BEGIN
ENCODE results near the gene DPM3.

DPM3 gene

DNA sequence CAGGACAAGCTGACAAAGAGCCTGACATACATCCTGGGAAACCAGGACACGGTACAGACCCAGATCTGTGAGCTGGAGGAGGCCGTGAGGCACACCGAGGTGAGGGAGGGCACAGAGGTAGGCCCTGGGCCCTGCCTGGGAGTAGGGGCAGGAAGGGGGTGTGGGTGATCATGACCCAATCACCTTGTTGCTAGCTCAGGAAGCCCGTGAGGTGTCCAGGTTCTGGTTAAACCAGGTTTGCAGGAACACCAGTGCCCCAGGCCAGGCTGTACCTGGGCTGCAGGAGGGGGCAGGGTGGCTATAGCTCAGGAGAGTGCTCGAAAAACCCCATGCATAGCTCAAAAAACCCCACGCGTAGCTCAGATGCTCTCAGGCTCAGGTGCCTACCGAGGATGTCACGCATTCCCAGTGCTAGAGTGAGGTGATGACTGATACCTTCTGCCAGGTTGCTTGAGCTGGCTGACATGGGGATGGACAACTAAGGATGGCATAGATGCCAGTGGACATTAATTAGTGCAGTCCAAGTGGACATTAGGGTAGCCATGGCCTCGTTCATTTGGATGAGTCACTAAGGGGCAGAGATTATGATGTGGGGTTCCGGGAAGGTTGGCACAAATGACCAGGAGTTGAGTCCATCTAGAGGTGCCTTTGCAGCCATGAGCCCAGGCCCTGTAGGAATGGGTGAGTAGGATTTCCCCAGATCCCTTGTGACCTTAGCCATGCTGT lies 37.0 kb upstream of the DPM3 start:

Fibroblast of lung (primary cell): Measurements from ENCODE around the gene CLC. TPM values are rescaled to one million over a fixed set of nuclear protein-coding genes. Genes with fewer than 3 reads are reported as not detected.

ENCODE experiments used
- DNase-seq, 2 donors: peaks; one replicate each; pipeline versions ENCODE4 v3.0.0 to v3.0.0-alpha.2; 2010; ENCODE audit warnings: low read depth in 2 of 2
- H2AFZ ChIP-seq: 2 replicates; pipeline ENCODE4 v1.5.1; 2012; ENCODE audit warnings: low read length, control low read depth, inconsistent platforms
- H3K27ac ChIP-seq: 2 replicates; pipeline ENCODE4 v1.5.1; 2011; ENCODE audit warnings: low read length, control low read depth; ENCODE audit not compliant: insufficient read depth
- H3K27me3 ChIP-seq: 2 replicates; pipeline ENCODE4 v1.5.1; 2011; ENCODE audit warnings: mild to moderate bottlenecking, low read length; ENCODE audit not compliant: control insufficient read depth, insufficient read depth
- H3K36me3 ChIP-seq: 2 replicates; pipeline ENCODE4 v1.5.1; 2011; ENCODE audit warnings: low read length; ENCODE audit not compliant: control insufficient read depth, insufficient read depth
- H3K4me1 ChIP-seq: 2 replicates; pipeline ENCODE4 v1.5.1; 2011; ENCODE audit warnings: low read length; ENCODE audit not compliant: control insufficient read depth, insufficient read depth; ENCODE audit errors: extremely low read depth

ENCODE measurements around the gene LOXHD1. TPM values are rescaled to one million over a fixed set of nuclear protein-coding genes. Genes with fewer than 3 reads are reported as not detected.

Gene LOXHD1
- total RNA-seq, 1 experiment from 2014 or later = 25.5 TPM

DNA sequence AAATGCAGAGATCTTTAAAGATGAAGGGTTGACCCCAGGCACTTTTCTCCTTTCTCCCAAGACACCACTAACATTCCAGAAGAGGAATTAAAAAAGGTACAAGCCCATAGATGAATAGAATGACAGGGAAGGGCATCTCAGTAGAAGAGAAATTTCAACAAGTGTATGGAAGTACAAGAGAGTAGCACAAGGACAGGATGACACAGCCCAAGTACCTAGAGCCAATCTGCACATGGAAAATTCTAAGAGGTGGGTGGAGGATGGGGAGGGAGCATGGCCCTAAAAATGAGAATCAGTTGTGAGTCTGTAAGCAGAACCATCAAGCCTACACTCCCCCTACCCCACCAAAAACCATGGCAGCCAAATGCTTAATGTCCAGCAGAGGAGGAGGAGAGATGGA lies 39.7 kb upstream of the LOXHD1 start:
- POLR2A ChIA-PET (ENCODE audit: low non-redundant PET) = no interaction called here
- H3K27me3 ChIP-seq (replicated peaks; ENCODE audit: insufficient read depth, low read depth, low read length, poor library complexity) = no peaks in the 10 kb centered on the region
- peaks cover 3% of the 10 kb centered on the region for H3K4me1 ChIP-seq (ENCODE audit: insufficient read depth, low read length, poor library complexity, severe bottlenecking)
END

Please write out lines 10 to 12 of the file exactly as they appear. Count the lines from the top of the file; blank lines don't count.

- H3K36me3 ChIP-seq: 2 replicates; pipeline ENCODE4 v1.5.1; 2011; ENCODE audit warnings: low read length; ENCODE audit not compliant: control insufficient read depth, insufficient read depth
- H3K4me1 ChIP-seq: 2 replicates; pipeline ENCODE4 v1.5.1; 2011; ENCODE audit warnings: low read length; ENCODE audit not compliant: control insufficient read depth, insufficient read depth; ENCODE audit errors: extremely low read depth

ENCODE measurements around the gene LOXHD1. TPM values are rescaled to one million over a fixed set of nuclear protein-coding genes. Genes with fewer than 3 reads are reported as not detected.